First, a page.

Businesses and professionals within the finance industry can help ensure that their social media usage is legally compliant by following these suggested guidelines:
- Businesses should establish roles and identify individuals with the authority to speak for them on social media. They should also implement processes to review profiles on LinkedIn and other social media platforms before using them to conduct business.
- Investment advisors should not “cherry pick” testimonials and should not be involved in creating them. They should also avoid using “buy,” “sell,” “hold” and other pitch words on social media.
- Member firms must establish Written Supervisory Procedures (WSPs) and archive electronic communications to avoid being fined by the Financial Industry Regulatory Authority (FINRA).
How the IRS Is Using Taxpayer Social Media Data
According to a study conducted by Washington State University, faculty members Kimberly A. Houser and Debra Sanders, “The IRS uses big data analytics to mine commercial and public data pools including social media sites (e.g., Facebook, Instagram and Twitter). This data is then added to its proprietary databases, and pattern recognition algorithms are run to identify potential noncompliant taxpayers.”
The IRS also owns cell phone tracking technology with the ability to record phone conversations, text messages and the location of whomever is using the cell phone. The IRS has the ability to access private emails as well. However, the IRS viewing private electronic communication is a violation of the Fifth Amendment, which states that it is an individual’s right to not produce private papers that may be potentially self-incriminating.
IRS data collection could cause potential issues, such as failure to comply with Fair Information Practices (FIPs), which cover the following notice-and-consent requirements:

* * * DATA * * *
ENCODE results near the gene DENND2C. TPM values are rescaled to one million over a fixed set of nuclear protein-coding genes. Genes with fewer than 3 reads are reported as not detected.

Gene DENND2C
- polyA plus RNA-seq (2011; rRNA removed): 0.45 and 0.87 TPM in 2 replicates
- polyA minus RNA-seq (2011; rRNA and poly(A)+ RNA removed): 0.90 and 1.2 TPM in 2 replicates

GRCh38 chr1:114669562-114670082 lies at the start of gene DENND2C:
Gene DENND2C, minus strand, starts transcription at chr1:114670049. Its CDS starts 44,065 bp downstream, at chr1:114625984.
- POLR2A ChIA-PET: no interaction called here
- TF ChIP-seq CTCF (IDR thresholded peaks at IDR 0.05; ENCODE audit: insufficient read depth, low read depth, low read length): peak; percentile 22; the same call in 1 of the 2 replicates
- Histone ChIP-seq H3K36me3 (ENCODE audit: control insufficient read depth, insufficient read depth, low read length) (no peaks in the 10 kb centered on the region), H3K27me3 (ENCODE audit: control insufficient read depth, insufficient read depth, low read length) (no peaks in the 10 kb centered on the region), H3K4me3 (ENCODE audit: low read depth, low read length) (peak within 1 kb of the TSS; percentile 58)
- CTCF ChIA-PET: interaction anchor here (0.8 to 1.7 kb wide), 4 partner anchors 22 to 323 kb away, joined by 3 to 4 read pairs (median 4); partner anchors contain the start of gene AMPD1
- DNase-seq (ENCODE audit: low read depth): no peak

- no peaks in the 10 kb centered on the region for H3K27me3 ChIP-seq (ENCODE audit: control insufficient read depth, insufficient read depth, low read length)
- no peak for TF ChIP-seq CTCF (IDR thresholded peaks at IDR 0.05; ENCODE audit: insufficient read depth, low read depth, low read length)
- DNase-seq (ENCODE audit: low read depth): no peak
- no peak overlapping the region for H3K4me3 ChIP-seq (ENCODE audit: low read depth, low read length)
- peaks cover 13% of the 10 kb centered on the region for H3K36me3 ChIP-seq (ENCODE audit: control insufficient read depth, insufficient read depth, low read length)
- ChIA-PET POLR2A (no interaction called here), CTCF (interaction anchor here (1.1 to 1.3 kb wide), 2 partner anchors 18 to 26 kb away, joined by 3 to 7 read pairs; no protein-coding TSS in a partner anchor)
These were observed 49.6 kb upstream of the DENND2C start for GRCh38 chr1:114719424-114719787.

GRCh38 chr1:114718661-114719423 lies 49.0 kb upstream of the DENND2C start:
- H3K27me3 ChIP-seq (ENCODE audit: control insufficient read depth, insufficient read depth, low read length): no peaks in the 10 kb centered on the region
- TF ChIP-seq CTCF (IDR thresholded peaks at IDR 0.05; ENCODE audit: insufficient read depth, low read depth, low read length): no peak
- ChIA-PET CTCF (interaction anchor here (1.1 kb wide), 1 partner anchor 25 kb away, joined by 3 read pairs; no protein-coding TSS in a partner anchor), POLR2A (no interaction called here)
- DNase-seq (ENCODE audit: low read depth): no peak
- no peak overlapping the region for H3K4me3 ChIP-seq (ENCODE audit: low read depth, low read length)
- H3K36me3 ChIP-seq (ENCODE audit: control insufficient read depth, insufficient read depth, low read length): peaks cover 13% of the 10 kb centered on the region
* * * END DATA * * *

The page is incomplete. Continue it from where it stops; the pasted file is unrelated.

- No secret data collection systems as taxpayers have not been given adequate notice about IRS social media data-mining efforts.
- Data collection should occur for a specific purpose, with user permission being required for other purposes. Previously, damning information has been discovered through IRS data mining on Facebook. But this is a violation of the FIP consent requirement if the IRS is searching for potential noncompliant activity without taxpayer consent.
- A lack of transparency could violate the Administrative Procedure Act (APA). If the IRS refuses to disclose how the DIF algorithm is structured, it could violate transparency requirements in several laws, including the Freedom of Information Act (FOIA), the Privacy Act of 1974, the E-Government Act and the Federal Agency Data-Mining Reporting Act, among others.
As oversharing becomes more prevalent, the IRS has begun checking social media accounts when running audits. Taxpayers should be aware that deductions claimed on their tax returns should line up with the lifestyles they depict on social media.
Social media is a largely uncharted territory with the potential to be both daunting and appealing. By taking courses on the rapidly evolving legal environment surrounding businesses and their use of social media, WSU online MBA students can develop their awareness of the professional role businesses play in complying with existing laws and regulations.
Sarah Daren has been a consultant for startups in multiple industries including health and wellness, wearable technology, nursing, and education. She implements her health knowledge into every aspect of her life, including her position as a yoga instructor and raising her two children. When she's not watching the New York Yankees play, Sarah enjoys practicing yoga and reading a good book on the beach.